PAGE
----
At the top of the Washington Post’s website, a day after the second Trump-Biden presidential campaign debate, is a story entitled, “Trump seeks momentum from debate while Biden focuses on pandemic.” Read it and you’ll see a classic example of political coverage: an insider compendium that seeks to frame the debate’s impact on the race.
This story has a hollow core: empty space surrounded by the oh-so-savvy insider-isms that political journalists can’t resist. (Yes, it’s also a horse-race story, but at this point in the political cycle, that’s probably appropriate.)
The hole in this story is ignoring the central feature of the debate, which is not that the president’s overt behavior was slightly less obnoxious than during the first face-off with Biden. No, the central reality was that Trump lied incessantly and brazenly, spewing deceit about every topic that came up during the 90-minute TV event.
You won’t find the word “lie” in the piece, of course. Big Journalism does carnival-quality contortions to avoid using that clear and — in Trump’s case — plainly accurate word. Big Journalism only resorts to it when something the president’s standard-issue deceit rises to a level of brazenness that even timid news organization’s can’t justify a tamer word.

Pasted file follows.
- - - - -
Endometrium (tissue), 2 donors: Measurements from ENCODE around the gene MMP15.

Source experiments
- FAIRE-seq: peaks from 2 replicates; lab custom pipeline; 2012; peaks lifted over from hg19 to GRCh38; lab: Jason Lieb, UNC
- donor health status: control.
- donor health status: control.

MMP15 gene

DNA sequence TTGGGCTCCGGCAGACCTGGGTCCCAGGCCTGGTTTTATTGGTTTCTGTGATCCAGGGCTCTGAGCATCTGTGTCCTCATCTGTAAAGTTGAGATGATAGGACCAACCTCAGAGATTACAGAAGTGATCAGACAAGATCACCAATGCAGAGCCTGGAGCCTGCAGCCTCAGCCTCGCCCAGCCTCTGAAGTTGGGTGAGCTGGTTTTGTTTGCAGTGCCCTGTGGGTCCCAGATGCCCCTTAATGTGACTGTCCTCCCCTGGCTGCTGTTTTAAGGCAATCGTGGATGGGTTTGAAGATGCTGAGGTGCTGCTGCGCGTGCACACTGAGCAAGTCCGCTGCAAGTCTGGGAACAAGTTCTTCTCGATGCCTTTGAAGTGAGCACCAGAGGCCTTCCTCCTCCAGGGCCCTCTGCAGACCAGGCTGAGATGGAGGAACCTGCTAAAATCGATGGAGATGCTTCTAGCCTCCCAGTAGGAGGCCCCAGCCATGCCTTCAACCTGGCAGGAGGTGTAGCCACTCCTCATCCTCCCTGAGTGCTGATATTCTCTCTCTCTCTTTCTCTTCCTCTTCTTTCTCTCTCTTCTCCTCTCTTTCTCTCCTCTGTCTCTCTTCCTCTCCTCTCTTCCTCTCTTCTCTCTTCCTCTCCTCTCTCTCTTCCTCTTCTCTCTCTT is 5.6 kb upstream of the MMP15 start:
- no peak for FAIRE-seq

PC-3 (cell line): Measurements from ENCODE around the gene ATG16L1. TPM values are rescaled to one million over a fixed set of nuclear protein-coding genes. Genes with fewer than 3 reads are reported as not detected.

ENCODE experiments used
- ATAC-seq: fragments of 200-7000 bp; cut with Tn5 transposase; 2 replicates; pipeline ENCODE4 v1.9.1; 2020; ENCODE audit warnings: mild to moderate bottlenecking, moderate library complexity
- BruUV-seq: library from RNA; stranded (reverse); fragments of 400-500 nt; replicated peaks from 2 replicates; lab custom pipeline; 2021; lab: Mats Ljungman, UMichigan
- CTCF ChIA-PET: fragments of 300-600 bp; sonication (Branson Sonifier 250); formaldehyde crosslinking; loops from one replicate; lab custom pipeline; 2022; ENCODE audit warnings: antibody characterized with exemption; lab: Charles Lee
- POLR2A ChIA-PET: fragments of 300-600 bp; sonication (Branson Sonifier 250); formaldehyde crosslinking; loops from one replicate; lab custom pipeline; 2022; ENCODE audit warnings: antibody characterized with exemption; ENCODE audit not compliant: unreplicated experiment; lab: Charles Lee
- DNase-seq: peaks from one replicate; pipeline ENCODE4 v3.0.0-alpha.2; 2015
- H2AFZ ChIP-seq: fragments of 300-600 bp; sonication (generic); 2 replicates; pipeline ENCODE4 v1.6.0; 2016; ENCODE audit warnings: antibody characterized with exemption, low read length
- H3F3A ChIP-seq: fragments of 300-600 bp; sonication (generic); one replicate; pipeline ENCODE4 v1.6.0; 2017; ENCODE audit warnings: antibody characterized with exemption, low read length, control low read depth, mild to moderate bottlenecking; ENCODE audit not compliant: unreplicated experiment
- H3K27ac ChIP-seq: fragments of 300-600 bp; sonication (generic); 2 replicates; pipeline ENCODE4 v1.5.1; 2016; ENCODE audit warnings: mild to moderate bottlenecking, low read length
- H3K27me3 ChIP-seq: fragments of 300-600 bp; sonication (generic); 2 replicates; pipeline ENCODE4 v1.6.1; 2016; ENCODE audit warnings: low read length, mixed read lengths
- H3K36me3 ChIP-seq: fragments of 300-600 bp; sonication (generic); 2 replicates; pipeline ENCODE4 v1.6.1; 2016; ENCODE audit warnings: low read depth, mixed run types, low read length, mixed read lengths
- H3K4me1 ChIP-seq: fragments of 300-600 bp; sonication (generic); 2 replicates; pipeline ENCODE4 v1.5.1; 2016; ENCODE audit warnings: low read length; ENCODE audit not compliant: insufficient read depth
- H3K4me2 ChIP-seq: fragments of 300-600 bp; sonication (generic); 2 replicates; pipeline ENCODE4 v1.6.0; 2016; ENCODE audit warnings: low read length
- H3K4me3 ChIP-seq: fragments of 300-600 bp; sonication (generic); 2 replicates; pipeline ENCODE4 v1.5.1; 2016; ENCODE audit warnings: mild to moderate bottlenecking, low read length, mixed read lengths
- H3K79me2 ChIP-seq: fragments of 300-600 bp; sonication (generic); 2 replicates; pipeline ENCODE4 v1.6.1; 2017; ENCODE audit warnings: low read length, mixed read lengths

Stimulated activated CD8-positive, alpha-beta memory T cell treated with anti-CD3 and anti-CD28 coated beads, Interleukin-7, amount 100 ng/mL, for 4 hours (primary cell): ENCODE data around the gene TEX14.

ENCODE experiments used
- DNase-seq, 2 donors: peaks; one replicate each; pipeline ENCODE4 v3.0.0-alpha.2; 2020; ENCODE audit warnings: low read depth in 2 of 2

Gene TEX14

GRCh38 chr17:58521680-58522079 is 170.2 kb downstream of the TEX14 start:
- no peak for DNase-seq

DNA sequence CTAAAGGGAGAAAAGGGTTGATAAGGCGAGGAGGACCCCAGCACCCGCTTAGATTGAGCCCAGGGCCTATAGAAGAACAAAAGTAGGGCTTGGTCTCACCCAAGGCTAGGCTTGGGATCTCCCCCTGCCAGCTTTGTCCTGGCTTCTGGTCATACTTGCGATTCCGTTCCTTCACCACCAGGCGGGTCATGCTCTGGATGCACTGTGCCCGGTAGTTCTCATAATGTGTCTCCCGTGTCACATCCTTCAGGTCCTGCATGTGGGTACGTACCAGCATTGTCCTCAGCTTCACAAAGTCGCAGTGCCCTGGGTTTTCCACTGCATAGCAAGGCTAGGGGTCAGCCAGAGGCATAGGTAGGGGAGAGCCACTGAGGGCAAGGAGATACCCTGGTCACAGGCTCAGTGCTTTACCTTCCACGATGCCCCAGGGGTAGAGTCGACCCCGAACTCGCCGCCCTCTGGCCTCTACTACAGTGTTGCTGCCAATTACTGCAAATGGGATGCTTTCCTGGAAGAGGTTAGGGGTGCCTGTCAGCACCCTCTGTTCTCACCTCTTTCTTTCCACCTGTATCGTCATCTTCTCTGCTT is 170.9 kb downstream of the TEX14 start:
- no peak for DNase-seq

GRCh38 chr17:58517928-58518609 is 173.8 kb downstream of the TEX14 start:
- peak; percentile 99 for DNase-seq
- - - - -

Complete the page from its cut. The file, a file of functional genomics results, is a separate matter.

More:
But “lie” isn’t the only missing word. So are “false” and “deceive” and “untrue” and, as far as I can tell, any other word that might even hint at the fountain of deceit that erupted — as usual — from the president of the United States.
That may account for the missing context in the Post’s story. Journalists have thoroughly normalized Trump’s lying. So perhaps it didn’t occur to the team of reporters to mention that central reality of the debate — nor, maybe worse, to their editors who put the story at the top of their home page.
Perhaps they assumed all readers already understood the context. I do note, meanwhile, that the Post featured a story — right next to this one on the home page — on one of Trump’s repeatedly told lies.
But very few people will see the Post story in that context, because most people arrive at story pages via social media and other links. And when they read this horse-race special, they won’t be reminded of the core reality of Donald Trump: his relentless, malign deceit during the event the story was covering. Journalism should be better than this.